President Biden’s Executive Order 13990 sets out several policies that every federal executive department and agency must adopt and promote. EO 13990 promises to “hold polluters accountable, including those who disproportionately harm communities of color and low-income communities,” “to bolster resilience to the impacts of climate change,” and “to prioritize both environmental justice and the creation of the well-paying union jobs necessary to deliver on those goals.”
As Americans from the state of Louisiana, we are intimately familiar with the reasons why the UN experts identified “Cancer Alley” and the Formosa Plastics plant as the most flagrant examples of environmental racism and failed public health and environmental regulatory enforcement, and we are mindful that the frontline communities who live along this corridor also refer to it as “Death Alley,” because cancer is not the only fatal illness that is caused by exposure to the industrial toxic wastes there.
- We know that, in addition to the unacceptable risks posed by the Formosa Plastics plant in St. James Parish, St. John the Baptist Parish has the highest excess cancer risk of any county in the entire country (at 413 in 1 million), primarily due to chloroprene emissions from the Denka Performance Elastomer plant and ethylene oxide emissions from the Evonik Materials Corp. and Union Carbide plants. St John Parish and other Cancer Alley residents are also exposed to “hot spots” of dangerous levels of fine particulate matter (PM2.5) around large petrochemical facilities. For example, 13 large facilities located directly upwind of St. John neighborhoods emit a combined total of more than 1600 tons of PM2.5 every year.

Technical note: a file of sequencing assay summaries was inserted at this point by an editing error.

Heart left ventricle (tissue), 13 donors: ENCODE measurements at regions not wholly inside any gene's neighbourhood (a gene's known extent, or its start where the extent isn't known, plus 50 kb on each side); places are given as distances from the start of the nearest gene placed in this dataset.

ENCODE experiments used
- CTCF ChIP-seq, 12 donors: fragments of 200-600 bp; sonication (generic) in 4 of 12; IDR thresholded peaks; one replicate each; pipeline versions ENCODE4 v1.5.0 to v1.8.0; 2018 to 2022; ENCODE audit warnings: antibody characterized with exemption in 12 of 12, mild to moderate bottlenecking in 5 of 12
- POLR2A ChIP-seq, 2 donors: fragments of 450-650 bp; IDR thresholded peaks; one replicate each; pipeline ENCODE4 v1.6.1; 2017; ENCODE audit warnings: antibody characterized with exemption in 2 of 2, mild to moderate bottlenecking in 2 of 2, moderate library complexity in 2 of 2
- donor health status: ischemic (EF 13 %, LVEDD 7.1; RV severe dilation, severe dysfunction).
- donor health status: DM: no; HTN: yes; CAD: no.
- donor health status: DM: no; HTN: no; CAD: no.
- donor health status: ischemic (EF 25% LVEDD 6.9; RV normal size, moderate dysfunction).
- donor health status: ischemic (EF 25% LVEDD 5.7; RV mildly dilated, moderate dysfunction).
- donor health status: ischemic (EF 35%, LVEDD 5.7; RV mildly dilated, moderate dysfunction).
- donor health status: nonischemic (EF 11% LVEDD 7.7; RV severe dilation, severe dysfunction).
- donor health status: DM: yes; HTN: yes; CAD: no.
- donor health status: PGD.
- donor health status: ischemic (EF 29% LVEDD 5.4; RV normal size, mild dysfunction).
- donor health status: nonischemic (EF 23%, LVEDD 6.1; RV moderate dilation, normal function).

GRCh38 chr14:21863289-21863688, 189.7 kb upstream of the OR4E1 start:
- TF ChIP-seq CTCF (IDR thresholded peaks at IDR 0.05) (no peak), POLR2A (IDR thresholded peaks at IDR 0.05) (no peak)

- We know that the Louisiana Department of Health (LDH) has known for more than 5 years about high asthma rates and cancer risks facing school children as well as adults in St. John the Baptist and other Cancer Alley parishes, the extremely high COVID-19 death rates in these same parishes, and the existence of 3 independent scientific studies showing correlations between COVID-19 infection and death rates and the high rates of exposure to PM 2.5 particulates and air toxics like chloroprene and ethylene oxide.
- We know that LDH has never conducted an epidemiological study of air pollution-related health effects in any Cancer Alley parish, despite having access to local public health data showing extremely elevated rates of premature death, asthma, heart disease, lung cancer, and other severe illnesses in those communities, as well as data showing nearly constant exposure to unconscionably high levels of air toxics and PM 2.5.
- We know that, despite having the highest air toxics cancer risk in the nation, the Louisiana Department of Environmental Quality’s (LDEQ) air toxics regulations are some of the nation’s most lenient. For example, LDEQ’s benzene standard is more than twice as lenient as the Texas standard, which is over 30 times more lenient than that of Massachusetts.
- We know that, as unconscionable as these conditions are in Cancer Alley, they are not unprecedented; they also exist in and around Lake Charles, and other parts of our state.